Following the revelations, Apple reluctantly accepted the inevitable and deleted the iPhone app. Her publisher, Penguin Australia, also ran for the hills, but the videos the publisher had shot in preparation for her book’s publicity tour raised questions as to why nobody had the wit to rumble her deception much earlier. Gibson, unsurprisingly, focused on immediate damage control. After a blather of obfuscations she went to ground, closed her web sites and complained – oh, the schadenfreude – that people were making unkind comments about her.

Is it not a feature of the age that the carefully orchestrated media presentation is now the confession booth where mea culpas are uttered before thousands or millions? Demonstrating the moral vacuity and insistent psychobabble of her type, Gibson blamed her childhood in an interview with a women’s magazine, saying she was now doing the responsible thing in ‘fessing up, that admission in her eyes presumably erasing the massive fraud she had perpetuated, and further requesting that people understand her humanity – whatever that means. But any kind of apology, or anything resembling an apology, was notably absent.

Her protestations came too late. Gibson became a non-person to her followers. Her web presence vanished except for one blog under her alternate nom de maladie of “Harry Gibson” on the Master Fast System website, which espouses New Age fasting and cleansing. But old habits die habit, so Gibson was soon gushing about a marvellous diet that had led her to evacuate two tapeworms, one of them said to be more than half a metre,  in the course of losing 4 kilos. For good measure, she also insisted her new health regime had filled two dental cavities and changed her eye colour. One imagines the hapless nematodes she expelled considered this to be a lucky escape. To add to the humiliation, the crank site promptly removed her entry.

The incident showed that, despite a precipitous fall from grace, Gibson was still driven to plunge into the festering pool of dubious and dangerous health “remedies”, driven by an unrelenting need for attention.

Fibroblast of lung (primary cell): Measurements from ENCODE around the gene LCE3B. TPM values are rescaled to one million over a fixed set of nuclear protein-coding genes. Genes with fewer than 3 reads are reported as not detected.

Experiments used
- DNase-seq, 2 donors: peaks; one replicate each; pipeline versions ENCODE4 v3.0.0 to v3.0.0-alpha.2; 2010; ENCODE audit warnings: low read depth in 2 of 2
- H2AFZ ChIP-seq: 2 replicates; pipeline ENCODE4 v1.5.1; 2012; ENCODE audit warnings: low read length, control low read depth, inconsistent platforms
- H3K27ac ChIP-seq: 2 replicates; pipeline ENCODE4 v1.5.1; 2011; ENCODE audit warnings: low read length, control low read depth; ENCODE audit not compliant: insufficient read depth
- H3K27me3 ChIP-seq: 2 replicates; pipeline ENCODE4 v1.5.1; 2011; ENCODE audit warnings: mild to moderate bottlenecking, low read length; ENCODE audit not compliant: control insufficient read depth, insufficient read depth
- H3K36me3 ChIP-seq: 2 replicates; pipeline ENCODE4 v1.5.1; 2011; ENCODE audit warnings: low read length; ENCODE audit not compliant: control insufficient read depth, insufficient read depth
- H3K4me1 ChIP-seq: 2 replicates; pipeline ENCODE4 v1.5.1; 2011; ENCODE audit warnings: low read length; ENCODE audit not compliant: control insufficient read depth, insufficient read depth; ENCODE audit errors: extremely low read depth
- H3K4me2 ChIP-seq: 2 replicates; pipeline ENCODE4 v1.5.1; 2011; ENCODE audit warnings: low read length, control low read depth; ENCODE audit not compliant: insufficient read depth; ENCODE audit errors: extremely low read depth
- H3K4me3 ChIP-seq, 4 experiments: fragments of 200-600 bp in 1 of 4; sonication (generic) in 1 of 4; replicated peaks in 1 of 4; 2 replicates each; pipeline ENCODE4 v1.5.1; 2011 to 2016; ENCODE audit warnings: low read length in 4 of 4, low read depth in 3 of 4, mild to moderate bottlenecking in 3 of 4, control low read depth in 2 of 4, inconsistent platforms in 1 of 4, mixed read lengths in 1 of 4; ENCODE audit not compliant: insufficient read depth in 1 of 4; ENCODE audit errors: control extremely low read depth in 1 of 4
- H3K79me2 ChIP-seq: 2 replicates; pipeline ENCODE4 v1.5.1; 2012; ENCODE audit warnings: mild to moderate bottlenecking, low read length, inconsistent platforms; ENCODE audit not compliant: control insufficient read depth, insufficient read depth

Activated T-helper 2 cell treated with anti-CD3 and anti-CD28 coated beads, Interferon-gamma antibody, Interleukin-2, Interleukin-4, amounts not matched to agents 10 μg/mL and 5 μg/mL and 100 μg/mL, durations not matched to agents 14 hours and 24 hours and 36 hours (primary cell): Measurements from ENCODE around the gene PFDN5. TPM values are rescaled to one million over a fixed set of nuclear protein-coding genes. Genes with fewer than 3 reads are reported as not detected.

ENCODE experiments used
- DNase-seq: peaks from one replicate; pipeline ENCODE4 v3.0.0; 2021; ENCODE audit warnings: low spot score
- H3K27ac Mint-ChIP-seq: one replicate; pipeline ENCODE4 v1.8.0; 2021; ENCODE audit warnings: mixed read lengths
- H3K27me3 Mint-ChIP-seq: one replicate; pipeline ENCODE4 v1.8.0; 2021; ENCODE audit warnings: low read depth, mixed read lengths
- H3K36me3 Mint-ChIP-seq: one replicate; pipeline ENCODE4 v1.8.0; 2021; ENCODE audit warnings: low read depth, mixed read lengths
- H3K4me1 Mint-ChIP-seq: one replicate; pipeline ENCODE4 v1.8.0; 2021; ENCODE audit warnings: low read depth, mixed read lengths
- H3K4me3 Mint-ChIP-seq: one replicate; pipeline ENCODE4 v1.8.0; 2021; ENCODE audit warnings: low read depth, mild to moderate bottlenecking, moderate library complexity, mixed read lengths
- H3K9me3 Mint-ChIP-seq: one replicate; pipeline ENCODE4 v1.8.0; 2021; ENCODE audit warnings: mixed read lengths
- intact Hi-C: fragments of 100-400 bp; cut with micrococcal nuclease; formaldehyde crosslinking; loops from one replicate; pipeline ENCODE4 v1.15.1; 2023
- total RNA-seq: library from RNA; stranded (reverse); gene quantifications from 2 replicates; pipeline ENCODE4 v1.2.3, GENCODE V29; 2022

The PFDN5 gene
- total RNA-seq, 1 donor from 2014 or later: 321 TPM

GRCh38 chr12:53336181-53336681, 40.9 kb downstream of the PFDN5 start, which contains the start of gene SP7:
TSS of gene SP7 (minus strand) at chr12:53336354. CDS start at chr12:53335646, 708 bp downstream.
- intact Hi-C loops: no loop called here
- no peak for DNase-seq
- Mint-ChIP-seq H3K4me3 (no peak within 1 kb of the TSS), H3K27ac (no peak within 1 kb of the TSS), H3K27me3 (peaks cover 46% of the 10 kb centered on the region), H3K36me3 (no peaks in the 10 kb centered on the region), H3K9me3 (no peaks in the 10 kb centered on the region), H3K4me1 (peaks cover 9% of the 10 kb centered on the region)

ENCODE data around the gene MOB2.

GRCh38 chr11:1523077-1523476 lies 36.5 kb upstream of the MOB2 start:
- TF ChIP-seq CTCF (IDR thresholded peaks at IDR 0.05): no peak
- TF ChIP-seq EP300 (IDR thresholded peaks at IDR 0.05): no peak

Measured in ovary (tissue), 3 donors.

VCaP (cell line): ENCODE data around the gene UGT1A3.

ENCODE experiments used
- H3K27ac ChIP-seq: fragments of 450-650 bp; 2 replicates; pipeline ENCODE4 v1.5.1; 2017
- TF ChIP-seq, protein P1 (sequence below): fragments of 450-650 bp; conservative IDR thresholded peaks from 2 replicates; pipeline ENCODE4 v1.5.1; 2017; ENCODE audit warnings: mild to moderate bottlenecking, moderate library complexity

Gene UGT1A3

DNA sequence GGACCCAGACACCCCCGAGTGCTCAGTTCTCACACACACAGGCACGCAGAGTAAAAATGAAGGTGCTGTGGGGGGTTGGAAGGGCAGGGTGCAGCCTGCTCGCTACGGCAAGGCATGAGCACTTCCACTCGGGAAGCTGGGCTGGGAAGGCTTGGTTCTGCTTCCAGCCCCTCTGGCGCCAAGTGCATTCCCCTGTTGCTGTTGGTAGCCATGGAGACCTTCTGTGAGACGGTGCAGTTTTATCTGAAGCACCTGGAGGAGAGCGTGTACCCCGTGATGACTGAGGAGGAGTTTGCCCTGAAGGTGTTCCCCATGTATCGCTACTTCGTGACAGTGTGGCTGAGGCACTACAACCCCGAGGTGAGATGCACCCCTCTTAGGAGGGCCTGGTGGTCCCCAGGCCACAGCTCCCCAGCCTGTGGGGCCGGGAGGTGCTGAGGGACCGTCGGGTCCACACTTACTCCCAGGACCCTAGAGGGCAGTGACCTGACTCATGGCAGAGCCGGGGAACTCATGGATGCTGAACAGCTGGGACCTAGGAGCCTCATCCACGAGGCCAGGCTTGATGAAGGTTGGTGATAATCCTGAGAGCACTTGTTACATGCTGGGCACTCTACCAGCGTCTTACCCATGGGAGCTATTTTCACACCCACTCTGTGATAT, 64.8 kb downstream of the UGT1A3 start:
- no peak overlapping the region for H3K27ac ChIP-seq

More recently, Gibson showed that, if nothing else, there is no end to the ingenuity she will apply to continue her path of deception. Announcing that she had converted to Islam, she donned traditional garments and attached herself to the local migrant Ethiopian community, adopting the Afaan Oromo name of Sobantu. The bemused community, as if they did not have enough to deal with already, was not pleased to learn of her past and her involvement with them came to an end. Her days as the heroine of the wellness community now well behind her, it can only be wondered what shape her next incarnation will take.

While Gibson considers her next role, she is not without heirs and it will only be a matter of time before another epigone fills the large gap she has left. Many have theories to explain the behaviour of Gibson and this will continue in future; her personality is a matter to be dealt with elsewhere.


REGARDLESS of what Gibson hoped to gain, every fantasist of this magnitude needs a mark to gull. In the age of the internet, a manipulative self-promoter enjoys access to a vast audience, and the wellness set, told what they want to hear, were waiting for her. Smug, hypocritical and utterly judgemental, adhering to a shallow intellectualism and profound anti-scientism, they have the luxury of pursuing fantasies denied with an unswerving belief in their own rectitude.

The pursuit of wellness, as opposed to illness, is an activity done by those who have the income to support it; the poor, unfortunately, have other priorities. It is a cult of shallow individualism combined with near-mindless belief that a good lifestyle can cure anything. Lifestyle, it seems, means thinking positively, eating a healthy organic diet and exercising regularly (if possible, wearing a fashionable gym outfit and a device to measure your vital functions). More than anything, it means ignoring the dry and depressing statistics from doctors that lifestyle factors (with the exception of smoking and alcoholism) play a negligible role in illnesses.